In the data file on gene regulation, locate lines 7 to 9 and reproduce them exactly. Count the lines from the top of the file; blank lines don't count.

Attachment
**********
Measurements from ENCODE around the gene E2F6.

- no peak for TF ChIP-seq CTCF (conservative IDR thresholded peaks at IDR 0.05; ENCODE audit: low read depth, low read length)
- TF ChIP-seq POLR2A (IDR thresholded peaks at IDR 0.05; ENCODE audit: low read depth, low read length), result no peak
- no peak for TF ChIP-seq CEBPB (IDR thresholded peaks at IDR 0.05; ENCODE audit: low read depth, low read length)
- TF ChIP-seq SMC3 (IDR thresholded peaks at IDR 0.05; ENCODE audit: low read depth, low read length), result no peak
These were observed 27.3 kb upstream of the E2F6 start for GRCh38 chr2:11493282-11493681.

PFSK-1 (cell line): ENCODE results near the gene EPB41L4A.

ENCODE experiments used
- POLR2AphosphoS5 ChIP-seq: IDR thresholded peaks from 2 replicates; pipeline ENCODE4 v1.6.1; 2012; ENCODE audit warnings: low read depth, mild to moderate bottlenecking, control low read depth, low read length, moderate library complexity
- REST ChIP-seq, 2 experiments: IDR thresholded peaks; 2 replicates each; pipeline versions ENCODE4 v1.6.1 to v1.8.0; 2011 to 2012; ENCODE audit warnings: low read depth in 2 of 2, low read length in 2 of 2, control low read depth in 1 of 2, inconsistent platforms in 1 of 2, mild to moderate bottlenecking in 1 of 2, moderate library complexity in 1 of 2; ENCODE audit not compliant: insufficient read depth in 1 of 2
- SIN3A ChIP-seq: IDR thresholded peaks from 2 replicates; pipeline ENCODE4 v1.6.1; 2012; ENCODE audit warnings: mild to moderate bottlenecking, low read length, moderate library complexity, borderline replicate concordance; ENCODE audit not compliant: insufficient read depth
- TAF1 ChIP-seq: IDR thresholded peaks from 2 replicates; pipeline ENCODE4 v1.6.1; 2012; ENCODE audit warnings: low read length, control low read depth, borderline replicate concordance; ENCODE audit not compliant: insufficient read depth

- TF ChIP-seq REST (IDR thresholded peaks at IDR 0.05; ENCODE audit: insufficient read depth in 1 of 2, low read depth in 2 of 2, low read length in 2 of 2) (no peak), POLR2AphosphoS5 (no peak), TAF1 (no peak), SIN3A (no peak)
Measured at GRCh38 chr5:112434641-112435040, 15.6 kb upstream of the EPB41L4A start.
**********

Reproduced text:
PFSK-1 (cell line): ENCODE results near the gene EPB41L4A.

ENCODE experiments used
- POLR2AphosphoS5 ChIP-seq: IDR thresholded peaks from 2 replicates; pipeline ENCODE4 v1.6.1; 2012; ENCODE audit warnings: low read depth, mild to moderate bottlenecking, control low read depth, low read length, moderate library complexity